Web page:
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One character in particular is Ryouta, the lead male character in the series. He is gruff, eager to play, and horribly oblivious to the feelings and hidden desires of those around him. He stands as the “butt of the joke” of the series, constantly being regarded as stupid, weak, short, and losing in any challenge he participates in. He gets probably the most screentime of any character, flaunting his loser shtick in all sorts of different situations (some not of his own doing), and for this, he easily becomes the most annoying. I’m not picking on the loser to feel like the winner, I assure you. Most of the characters in this show are one-dimensional, serving in their respective personality types to better establish the comedy or fan service of the show, but Ryouta being the one most shown becomes the most memorably repetitive. He gets into trouble with his classmates and is subjected to punishment or humiliation. Hahaha. Something or another gets him roped into a sexually-charged situation with a female classmate. He freaks out. Hahaha. He talks big and then can’t back it up. Hahaha. The amount of linearity with the execution of every episode is something to be noted. It’s very low-brow and doesn’t allow much creativity or variety in the kids’ everyday lives. Never does the show ever seriously look at the changes the kids make as they slowly grow older, looking at things they wouldn’t look at in a different light. Instead, every episode relies on random, sexually-charged humor and kids being kids from beginning to end.

Kids being kids isn’t necessarily a negative attribute for a show as basic as Kyou no 5 no 2. The first, and perhaps the second episodes of the series were relatively harmless and captured the spirit of how kids behave in the settings they’re placed in. They can be a tad ridiculous sometimes, but it works with the context that the series tries so hard to cram down your throat. I didn’t begin to squint with dismay until near the halfway point in the series, when the show began to rely more on using Ryouta as a scapegoat and using the girls as mannequins. For the sake of mindless amusement, the first few episodes of Kyou no 5 no 2 will serve well enough to hold one over for their kiddie comedy kinks.

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Another aspect of the anime I liked was the use of fluctuating art styles. When a serious/mature situations was unfolding within the scene, the characters’ faces would shift to that of an older version of their original design, highlighting that sense of growth they’re going through with their in-between ages. And highlighting the sexual tension, but we’re done with that. This was something I thought would serve well as an indicator of what these kids’ viewed as mature or how they perceived transitioning into that grown-up state would be like. Unfortunately, it’s more used for comedy than anything else, deterring the potential of growth these kids could have by series’ end. When not shown in that level of detail, the design of the characters are, putting it mildly, blocky. They’re almost chibi-like in nature, with very little indications of noses, chins, or even closed mouths. They’re quite shiny, too, almost giving them a heavenly look that they don’t deserve. I don’t much care for the look, but again, should they have used it to embody their youth and transition to teenagehood, I would’ve been more inclined to enjoy it as a means of interpretation. Animation-wise, the show is fine for its time. Nothing special, nothing fantastic. It’s there.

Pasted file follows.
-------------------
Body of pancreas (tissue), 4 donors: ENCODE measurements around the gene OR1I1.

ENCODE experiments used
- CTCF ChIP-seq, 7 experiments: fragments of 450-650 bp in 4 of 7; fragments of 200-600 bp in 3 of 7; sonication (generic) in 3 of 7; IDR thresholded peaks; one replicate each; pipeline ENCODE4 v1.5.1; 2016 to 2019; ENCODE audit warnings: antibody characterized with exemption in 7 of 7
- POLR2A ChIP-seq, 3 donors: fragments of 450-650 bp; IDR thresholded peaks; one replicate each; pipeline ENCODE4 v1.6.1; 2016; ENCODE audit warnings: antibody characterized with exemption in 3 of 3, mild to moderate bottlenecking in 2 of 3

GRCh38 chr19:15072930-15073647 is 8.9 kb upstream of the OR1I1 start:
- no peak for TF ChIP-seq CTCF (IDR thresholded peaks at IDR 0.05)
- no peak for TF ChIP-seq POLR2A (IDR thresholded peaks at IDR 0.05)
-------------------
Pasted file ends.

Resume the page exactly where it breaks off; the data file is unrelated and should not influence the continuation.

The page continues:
I felt I spent a majority of this entry typing up subjective arguments for why this show is gross rather than pinpointing its quality. In any case, there isn’t much reason one could go into this anime expecting anything more than juvenile fanfare. The humor is based around standard ecchi rom-coms only with kids instead of teenagers. The slice of life factor is there for those wanting a more relaxed experience, but the characters are anything but relaxed, cutting off that feeling of tranquility. It’s a tough footing for Kyou no 5 no 2, but it seems to dilute itself in every regard with its style of execution. Perhaps the OVA series this version was based on does a better job with less time on its hands, but seeing as this was a near-direct interpretation, I’d feel more comfortable passing up what would likely be nothing new.

The rating for this title and all others can be found on MyAnimeList.

2 thoughts on “Thoughts on Kyou no 5 no 2 (TV)

  1. Agree 100%. I remember watching some of this years ago. Thought it would be a realistic, cute comedy about the tween years and… it wasn’t.